of their labor with a beautiful and successful amenity-rich community. What was your childhood dream job? I was set on becoming a school teacher. I guess you can draw similarities between a school teacher and a consultant. Any business tips can you share with others? Patience and Prudence. Watch out for red flags and stick to the fundamentals. An old friend says, “I’d rather pass on 10 good deals than take on one bad deal.” What is your favorite app or social media outlet? Google Maps is a lifesaver given the amount I travel. What is your dream vacation spot? I love a good island vacation. For me, Hanalei Bay on the north coast of Kauai is an ideal getaway. If you had a chance to meet any celebrity, who would it be? Mick Jagger, without a doubt. Although Keith Richards may be more fun. Guilty Pleasure: What can you not live without? A big, bold cabernet, fly fishing and Game of Thrones. Not necessarily in that order.
Bill Grothmann, Project Manager, Blueprint Robotics
“I enjoy the excitement of being the 12th employee in a unique start-up company, while appreciating the security of knowing we are bringing a proven technology to the U.S.”
How long have you been with your company and what is your role? Blueprint Robotics is a new, off-site, wood-framed building component manufacturer that incorporated in 2015. I joined the company in February of this year. I work directly with builders, and am responsible for overall project management of our scope of work, from design coordination through project delivery, as well as business development and sales. Our trade area extends from Virginia to Massachusetts, and my region of responsibility is Maryland, DC, Virginia and Delaware.
What’s a favorite moment in your career so far? Joining Blueprint has definitely been the highlight. I enjoy the excitement of being the 12th employee in a unique start-up company, while appreciating the security of knowing we are bringing a proven technology to the U.S. with an exceptional capital structure and a proven executive team.
Why did you join MBIA and what do you hope to gain from your membership? We joined MBIA for the great opportunity to network within the local building industry, and the prospect to become a resource for builders, while educating the industry about our product.
Any business tips can you share with others? Talk less and listen more, and never burn a bridge.
Are you involved with any MBIA committees? We just joined in May, so I have not had the chance to get involved with any of the committees yet, but I am interested in learning more about each of them. As our method does not have design limitations and offers a very high level of precision and quality, I believe the Custom Builder committee may a good fit.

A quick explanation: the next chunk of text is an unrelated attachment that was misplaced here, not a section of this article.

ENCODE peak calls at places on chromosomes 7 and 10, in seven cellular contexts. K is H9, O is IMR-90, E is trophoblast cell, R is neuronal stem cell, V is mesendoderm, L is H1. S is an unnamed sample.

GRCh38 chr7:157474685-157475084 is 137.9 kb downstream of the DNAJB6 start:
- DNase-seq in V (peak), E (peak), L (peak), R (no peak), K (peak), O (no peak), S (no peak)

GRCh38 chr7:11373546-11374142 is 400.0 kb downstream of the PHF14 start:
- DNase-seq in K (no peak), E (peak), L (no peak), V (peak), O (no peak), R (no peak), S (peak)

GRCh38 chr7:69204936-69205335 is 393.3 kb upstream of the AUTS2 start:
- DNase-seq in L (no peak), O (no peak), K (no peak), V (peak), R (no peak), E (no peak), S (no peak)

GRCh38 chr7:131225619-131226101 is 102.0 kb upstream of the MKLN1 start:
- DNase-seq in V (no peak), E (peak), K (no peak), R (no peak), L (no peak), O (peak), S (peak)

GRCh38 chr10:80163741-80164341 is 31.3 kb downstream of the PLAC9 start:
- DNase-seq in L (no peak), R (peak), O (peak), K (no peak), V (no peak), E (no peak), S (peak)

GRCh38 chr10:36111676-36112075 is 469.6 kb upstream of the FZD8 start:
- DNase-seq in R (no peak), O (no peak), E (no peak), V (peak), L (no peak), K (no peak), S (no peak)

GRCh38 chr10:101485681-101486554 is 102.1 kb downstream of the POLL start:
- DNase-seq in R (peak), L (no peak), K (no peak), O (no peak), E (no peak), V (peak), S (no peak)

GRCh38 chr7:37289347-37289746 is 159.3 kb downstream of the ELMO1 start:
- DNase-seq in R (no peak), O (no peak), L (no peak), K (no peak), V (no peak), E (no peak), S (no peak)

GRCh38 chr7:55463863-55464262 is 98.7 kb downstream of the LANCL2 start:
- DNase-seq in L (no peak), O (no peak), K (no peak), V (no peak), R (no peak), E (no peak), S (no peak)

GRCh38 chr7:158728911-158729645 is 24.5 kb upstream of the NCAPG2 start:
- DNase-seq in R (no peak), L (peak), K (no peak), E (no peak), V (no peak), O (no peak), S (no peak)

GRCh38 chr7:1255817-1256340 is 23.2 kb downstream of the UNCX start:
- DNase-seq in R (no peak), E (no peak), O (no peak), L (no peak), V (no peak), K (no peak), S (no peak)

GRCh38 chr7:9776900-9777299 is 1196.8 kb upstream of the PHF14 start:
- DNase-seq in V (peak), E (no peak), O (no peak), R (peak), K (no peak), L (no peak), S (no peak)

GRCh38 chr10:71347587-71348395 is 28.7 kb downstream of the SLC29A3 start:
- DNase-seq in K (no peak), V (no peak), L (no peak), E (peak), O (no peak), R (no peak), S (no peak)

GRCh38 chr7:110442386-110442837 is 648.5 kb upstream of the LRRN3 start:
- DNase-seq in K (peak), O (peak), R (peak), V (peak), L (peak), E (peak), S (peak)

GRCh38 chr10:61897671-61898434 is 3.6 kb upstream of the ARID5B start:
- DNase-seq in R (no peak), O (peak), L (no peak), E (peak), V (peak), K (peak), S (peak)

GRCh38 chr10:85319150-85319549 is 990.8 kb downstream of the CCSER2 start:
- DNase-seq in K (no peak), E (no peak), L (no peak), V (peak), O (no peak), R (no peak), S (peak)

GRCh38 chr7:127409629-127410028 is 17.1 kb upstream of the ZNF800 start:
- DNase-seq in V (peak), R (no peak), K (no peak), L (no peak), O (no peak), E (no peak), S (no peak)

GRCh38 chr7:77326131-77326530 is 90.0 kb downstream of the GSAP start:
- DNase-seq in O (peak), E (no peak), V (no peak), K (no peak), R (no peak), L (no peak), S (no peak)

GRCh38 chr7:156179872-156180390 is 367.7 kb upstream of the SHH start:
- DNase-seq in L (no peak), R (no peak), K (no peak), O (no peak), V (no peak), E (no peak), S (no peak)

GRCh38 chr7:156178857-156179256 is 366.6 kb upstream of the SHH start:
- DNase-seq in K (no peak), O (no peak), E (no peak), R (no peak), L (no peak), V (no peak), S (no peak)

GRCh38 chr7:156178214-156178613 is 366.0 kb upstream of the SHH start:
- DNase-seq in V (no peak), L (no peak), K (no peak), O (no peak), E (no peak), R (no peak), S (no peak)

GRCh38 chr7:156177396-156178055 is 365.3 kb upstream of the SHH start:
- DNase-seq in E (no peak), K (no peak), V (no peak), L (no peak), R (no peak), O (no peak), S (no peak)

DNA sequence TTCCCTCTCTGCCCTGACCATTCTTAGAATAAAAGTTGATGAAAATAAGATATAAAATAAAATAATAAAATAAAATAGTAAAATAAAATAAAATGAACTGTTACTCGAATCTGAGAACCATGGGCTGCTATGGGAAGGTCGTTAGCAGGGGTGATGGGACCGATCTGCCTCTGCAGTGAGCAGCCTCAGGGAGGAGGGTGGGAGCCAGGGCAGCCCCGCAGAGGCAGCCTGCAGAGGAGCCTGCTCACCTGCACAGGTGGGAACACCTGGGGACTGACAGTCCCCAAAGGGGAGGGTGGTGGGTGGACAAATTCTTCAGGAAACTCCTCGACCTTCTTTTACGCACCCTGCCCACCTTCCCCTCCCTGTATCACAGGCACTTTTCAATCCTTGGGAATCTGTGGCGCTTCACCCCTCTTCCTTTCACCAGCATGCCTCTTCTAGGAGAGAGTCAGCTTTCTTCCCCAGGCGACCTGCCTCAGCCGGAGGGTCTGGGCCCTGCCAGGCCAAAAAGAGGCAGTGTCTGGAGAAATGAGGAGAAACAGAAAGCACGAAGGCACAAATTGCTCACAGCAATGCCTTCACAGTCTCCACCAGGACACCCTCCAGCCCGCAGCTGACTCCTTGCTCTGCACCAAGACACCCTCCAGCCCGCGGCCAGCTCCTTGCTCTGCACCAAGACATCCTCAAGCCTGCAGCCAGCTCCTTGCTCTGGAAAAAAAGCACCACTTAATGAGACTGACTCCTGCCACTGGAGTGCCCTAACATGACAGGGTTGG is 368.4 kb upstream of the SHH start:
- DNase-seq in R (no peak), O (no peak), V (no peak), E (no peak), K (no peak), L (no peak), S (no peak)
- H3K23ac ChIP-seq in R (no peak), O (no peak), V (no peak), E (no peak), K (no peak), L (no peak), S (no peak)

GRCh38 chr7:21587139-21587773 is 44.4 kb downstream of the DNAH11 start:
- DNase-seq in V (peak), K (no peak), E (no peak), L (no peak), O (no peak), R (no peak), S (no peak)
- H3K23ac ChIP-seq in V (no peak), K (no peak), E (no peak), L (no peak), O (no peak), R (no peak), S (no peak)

What was your childhood dream job? I thought I wanted to be an architect… or a starting pitcher for the Orioles.
What is your favorite app or social media outlet? It’s a tie between OrderUp and Uber. What is your dream vacation spot? Hawaii has always been on the bucket list for me and my wife If you had a chance to meet any celebrity, who would it be? I would love the chance to play a round of golf with Bill Murray. Guilty Pleasure: What can you not live without? Really cold, cheap beer
NEW MEMBERS & REINSTATEMENTS
APRIL/MAY 2016 BUILDERS Bethesda Too, LLC Carole Sherman 5825 Bradly Blvd. Bethesda, MD 20814 240-602-6118 firstname.lastname@example.org Carl M. Freeman Companies Jeff Evans 111 Rockville Pike Suite 1100 Rockville, MD 20850 302-344-3673 JEvans@cmfa.com Collins Landscaping Kelly Collins P.O. Box 123 Boyds, MD 20841 301-642-1268 email@example.com Emerald Properties Group LLC Luke Yorke-Hart 1501 Sulgrave Ave. Suite 207 Baltimore, MD 21209 443-301-9238 firstname.lastname@example.org Kehoe Construction Brian Kehoe 4220 Dresden St. Kensington, MD 20895 301-440-3406 email@example.com Kettler Brothers Homes LLC James Kettler 811 Russell Ave. Gaithersburg, MD 20879 301-948-4000 firstname.lastname@example.org M & M Builders and Contractors, LLC Ralph Mollet 8009 Brethren Dr. Gaithersburg, MD 20879 301-977-7945 email@example.com